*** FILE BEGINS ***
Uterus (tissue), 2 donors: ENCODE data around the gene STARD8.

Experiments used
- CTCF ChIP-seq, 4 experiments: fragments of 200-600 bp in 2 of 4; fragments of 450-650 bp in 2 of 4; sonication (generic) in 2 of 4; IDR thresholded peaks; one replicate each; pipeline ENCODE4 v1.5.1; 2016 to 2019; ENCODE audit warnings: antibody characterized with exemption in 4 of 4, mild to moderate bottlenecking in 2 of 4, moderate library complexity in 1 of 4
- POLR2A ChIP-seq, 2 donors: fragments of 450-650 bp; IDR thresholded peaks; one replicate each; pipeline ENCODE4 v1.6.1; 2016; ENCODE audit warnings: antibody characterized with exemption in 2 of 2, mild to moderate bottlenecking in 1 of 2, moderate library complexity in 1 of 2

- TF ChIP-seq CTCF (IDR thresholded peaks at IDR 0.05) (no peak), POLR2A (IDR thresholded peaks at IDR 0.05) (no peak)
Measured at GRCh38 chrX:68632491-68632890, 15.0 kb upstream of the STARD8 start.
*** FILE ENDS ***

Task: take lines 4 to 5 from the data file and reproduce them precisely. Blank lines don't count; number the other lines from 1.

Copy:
- POLR2A ChIP-seq, 2 donors: fragments of 450-650 bp; IDR thresholded peaks; one replicate each; pipeline ENCODE4 v1.6.1; 2016; ENCODE audit warnings: antibody characterized with exemption in 2 of 2, mild to moderate bottlenecking in 1 of 2, moderate library complexity in 1 of 2

- TF ChIP-seq CTCF (IDR thresholded peaks at IDR 0.05) (no peak), POLR2A (IDR thresholded peaks at IDR 0.05) (no peak)